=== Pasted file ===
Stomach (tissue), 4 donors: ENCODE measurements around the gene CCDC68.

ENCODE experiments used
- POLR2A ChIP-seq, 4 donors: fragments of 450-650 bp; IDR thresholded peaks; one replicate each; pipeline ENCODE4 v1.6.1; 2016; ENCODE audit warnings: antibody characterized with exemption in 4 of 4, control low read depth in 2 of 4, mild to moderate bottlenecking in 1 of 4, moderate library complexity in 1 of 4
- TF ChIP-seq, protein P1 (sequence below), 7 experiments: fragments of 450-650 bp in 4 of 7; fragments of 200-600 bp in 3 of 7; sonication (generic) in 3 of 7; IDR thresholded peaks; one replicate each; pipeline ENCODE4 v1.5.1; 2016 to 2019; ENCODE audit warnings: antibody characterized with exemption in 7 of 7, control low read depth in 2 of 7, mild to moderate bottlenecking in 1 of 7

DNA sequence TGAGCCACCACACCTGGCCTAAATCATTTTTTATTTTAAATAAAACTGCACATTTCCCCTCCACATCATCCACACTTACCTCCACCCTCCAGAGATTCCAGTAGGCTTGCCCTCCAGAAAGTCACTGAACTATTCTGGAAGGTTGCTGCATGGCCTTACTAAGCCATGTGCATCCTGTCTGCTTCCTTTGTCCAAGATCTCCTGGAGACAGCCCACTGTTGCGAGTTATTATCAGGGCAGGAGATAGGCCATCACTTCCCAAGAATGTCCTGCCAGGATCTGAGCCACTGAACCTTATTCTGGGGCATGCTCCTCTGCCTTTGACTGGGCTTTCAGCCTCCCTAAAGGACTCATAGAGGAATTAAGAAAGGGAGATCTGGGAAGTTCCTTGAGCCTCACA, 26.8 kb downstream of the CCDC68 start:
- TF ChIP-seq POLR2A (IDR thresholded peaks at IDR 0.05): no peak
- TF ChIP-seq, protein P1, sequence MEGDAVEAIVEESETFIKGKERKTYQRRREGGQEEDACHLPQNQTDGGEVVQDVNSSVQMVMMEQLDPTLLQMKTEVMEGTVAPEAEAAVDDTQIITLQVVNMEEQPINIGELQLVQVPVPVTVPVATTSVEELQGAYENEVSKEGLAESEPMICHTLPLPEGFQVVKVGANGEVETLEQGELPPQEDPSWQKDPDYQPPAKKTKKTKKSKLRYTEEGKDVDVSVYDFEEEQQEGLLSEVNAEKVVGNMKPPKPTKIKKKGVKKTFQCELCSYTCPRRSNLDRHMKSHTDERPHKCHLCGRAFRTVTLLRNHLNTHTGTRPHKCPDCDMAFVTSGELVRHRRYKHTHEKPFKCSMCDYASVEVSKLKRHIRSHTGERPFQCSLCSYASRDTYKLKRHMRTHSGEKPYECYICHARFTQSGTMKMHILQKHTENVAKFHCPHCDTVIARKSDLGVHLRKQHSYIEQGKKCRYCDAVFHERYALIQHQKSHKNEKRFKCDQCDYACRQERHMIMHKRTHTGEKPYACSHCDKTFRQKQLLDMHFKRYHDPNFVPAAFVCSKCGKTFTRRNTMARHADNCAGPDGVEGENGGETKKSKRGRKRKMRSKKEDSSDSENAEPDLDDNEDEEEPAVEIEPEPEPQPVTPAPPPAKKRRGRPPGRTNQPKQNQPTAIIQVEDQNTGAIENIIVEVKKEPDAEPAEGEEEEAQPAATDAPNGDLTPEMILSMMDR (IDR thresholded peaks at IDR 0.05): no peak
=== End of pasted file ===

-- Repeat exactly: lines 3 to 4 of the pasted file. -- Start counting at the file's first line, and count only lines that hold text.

- POLR2A ChIP-seq, 4 donors: fragments of 450-650 bp; IDR thresholded peaks; one replicate each; pipeline ENCODE4 v1.6.1; 2016; ENCODE audit warnings: antibody characterized with exemption in 4 of 4, control low read depth in 2 of 4, mild to moderate bottlenecking in 1 of 4, moderate library complexity in 1 of 4
- TF ChIP-seq, protein P1 (sequence below), 7 experiments: fragments of 450-650 bp in 4 of 7; fragments of 200-600 bp in 3 of 7; sonication (generic) in 3 of 7; IDR thresholded peaks; one replicate each; pipeline ENCODE4 v1.5.1; 2016 to 2019; ENCODE audit warnings: antibody characterized with exemption in 7 of 7, control low read depth in 2 of 7, mild to moderate bottlenecking in 1 of 7